There’s no great mystique about an “academic writing style”. The most important thing is to keep your writing clear and concise and make sure that you get your ideas over in a comprehensible form. It’s clear expression of these ideas that will impress your tutor, not a string of long, inappropriate words found in your dictionary. A wide range of vocabulary is of course important, but you must use the right word, and shorter ones are often better than longer ones.
The most important thing to remember is generally to try to avoid everyday, informal language, especially colloquial expressions and slang. Also, spoken language is naturally full of hesitations, repetitions, grammatical errors and unfinished ideas. In your writing, however, structure is much more important: sentences should be complete and ideas arranged into paragraphs or sections, and you should aim for perfection in your grammar and spelling. However, especially if English is not your first language, don’t become too obsessed with this, to the point perhaps of copying word for word from your sources. What’s important is that you clearly show your understanding of the subject and your ability to manipulate information to answer a specific question or complete a specific task, and as long as any grammar errors you make don’t impede this, then it shouldn’t be a problem.

Here are a few general points to remember when you are writing your assignments. As well as using appropriate language and aiming for 100% accuracy in your grammar and vocabulary, you should also remember that you’re writing for someone else, and hence the importance of punctuation, sentences, paragraphs and overall structure, all of which help the reader.


don’t (do not!) use contractions (eg it’s, he’ll, it’d etc): always use the full form (it is/has, he will, it would/had).
don’t use colloquial language or slang (eg kid, a lot of/lots of, cool)
always write as concisely as you can, with no irrelevant material or “waffle”.
generally avoid “phrasal verbs” (e.g. get off, get away with, put in etc): instead, use one word equivalents.
avoid common but vague words and phrases such as get, nice, thing. Your writing needs to be more precise.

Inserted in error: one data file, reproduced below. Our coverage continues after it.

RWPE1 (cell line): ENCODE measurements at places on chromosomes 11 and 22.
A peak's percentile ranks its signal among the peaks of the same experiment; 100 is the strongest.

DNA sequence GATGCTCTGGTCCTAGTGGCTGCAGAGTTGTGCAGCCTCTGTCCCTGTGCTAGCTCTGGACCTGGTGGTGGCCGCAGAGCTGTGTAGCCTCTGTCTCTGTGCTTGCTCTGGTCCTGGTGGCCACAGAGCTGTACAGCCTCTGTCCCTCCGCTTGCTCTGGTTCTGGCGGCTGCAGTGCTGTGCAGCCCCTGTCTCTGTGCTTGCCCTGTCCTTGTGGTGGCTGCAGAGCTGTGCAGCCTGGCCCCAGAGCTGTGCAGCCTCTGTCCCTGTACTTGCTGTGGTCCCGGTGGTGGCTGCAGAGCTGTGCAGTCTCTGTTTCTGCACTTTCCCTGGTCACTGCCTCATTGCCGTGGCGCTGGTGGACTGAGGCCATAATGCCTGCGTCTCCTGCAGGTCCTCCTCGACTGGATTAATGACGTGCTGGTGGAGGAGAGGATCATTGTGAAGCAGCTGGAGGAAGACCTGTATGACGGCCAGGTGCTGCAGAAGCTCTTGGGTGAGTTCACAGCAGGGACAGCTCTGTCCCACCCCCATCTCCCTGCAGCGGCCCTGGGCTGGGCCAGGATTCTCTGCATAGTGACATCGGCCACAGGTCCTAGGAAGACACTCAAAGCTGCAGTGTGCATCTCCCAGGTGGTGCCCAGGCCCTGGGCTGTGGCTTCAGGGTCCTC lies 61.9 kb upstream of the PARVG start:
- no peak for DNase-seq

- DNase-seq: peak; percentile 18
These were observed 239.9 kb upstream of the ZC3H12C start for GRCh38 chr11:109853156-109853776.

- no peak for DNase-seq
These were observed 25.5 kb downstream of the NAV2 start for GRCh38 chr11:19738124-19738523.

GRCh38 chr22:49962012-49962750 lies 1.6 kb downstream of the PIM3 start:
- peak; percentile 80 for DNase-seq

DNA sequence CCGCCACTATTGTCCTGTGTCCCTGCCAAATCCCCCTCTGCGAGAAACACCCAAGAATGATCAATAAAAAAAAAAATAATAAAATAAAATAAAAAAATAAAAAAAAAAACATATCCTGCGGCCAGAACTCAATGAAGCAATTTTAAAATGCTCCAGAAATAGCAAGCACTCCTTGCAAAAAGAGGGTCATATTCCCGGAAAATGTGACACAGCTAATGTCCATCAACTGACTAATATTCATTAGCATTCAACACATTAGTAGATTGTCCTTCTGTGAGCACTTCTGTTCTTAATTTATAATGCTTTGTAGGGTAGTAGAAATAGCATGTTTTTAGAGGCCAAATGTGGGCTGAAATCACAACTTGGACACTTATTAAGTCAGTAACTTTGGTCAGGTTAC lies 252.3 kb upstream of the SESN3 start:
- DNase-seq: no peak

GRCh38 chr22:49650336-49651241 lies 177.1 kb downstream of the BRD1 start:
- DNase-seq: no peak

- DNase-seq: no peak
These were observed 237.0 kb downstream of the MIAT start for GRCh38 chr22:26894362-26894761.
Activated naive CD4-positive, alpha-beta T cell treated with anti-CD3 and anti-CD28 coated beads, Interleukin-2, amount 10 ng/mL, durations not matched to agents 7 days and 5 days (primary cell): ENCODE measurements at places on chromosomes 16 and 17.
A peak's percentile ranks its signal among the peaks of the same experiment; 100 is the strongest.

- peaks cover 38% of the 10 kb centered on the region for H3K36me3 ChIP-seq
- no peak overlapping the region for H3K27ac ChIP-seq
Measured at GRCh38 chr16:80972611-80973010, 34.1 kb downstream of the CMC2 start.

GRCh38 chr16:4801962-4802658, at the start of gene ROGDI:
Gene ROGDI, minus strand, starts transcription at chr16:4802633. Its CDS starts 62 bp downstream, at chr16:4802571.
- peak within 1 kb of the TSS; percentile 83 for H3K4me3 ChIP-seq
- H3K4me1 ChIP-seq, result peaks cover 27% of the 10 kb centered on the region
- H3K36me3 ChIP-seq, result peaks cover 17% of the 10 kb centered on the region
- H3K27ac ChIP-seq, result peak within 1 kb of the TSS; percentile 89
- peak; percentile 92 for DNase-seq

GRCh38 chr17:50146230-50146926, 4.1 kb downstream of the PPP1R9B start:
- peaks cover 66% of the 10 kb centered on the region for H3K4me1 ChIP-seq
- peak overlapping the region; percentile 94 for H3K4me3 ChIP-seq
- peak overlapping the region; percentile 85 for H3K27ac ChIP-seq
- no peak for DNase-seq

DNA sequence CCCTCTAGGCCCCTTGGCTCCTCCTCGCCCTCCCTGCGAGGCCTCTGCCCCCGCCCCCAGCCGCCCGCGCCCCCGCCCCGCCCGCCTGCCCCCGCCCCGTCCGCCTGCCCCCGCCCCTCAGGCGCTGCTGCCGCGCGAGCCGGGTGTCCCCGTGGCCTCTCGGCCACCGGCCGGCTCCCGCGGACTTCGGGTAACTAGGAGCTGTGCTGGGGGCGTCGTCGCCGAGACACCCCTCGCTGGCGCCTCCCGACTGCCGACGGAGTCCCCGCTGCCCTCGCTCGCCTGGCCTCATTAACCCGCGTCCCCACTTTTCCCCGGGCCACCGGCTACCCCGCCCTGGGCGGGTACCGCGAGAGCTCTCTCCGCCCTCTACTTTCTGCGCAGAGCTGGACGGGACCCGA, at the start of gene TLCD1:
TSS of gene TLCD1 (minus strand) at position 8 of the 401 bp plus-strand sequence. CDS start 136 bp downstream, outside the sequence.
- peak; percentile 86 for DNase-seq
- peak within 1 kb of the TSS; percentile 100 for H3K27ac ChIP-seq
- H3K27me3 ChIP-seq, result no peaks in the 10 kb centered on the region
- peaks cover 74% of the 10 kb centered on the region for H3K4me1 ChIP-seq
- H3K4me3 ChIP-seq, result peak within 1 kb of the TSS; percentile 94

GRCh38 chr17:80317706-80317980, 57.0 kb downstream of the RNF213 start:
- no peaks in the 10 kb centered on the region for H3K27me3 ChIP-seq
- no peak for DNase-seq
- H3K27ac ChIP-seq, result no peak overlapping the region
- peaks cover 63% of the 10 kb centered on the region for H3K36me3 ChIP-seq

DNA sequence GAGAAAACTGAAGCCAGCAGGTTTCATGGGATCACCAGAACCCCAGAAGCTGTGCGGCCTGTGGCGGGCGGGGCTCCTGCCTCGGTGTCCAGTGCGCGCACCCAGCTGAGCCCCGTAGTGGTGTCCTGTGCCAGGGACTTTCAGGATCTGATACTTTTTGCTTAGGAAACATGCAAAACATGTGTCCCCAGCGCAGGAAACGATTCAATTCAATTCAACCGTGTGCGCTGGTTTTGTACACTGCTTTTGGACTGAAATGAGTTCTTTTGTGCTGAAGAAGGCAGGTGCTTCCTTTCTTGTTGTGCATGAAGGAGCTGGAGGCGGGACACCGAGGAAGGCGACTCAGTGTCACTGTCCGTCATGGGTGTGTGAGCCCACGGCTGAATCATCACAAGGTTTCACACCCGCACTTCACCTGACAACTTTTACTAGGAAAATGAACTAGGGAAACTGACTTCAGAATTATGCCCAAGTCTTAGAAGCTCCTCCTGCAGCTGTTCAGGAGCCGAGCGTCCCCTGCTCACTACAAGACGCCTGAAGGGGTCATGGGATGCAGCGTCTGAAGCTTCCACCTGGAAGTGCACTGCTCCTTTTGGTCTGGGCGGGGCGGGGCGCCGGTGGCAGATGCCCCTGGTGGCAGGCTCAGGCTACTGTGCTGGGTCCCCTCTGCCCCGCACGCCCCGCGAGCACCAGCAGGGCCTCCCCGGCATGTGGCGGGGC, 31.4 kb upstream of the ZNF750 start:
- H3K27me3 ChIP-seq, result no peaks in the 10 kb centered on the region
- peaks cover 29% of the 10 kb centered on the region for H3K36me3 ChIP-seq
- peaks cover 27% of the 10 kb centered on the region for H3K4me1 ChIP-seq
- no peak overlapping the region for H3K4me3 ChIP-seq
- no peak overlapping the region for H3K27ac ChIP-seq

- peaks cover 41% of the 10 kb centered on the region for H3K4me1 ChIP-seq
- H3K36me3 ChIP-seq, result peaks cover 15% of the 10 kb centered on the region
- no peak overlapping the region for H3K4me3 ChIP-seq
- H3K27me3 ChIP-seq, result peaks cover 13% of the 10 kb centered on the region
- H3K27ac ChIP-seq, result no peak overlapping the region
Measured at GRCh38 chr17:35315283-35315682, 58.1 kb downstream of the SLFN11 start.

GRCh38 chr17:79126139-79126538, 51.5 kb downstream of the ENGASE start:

avoid overuse of brackets; don’t use exclamation marks or dashes; avoid direct questions; don’t use “etc”.

always use capital letters appropriately and never use the type of language used in texting!

See the practice exercises at the end of the guide.


make sure you write in complete sentences (see Guide 1.34).
divide your writing up into paragraphs (see Guide 1.35).
use connecting words and phrases to make your writing explicit and easy to follow (see Guide 1.39).
check your grammar and spelling carefully (see Guide 1.42).


avoid too much personal language (I, my, we etc). Some tutors prefer you to avoid it completely. Never use emotive     language; be objective rather than subjective.(See Guide 1.22).
avoid being too dogmatic and making sweeping generalisations. It is usually best to use
some sort of “hedging” language (see below) and to qualify statements that you make.
you should consistently use evidence from your source reading to back up what you are saying and reference this    correctly.
avoid sexist language, such as chairman, mankind. Don’t refer to “the doctor” as he; instead, make the subject    plural and refer to them as they. Avoid he/she, herself/himself etc.
use nominalisation; that is, try to write noun-based phrases rather that verb-based ones.
For example, instead of
Crime was increasing rapidly and the police were becoming concerned.
The rapid increase in crime was causing concern among the police.

In general, academic writing tends to be fairly dense, with relatively long sentences and
wide use of subordinate clauses. Remember, however, that your main aim is clarity, so
don’t be too ambitious, particularly when you’re starting to write.


In order to put some distance between what you’re writing and yourself as writer, to be cautious rather than assertive, you should:

avoid overuse of first person pronouns (I, we, my, our)
use impersonal subjects instead (It is believed that …, it can be argued that …)
use passive verbs to avoid stating the ‘doer’ (Tests have been conducted)
use verbs (often with it as subject) such as imagine, suggest, claim, suppose
use ‘attitudinal signals’ such as apparently, arguably, ideally, strangely, unexpectedly.
These words allow you to hint at your attitude to something without using personal language.
use verbs such as would, could, may, might which ‘soften’ what you’re saying.
use qualifying adverbs such as some, several, a minority of, a few, many to avoid making overgeneralisations.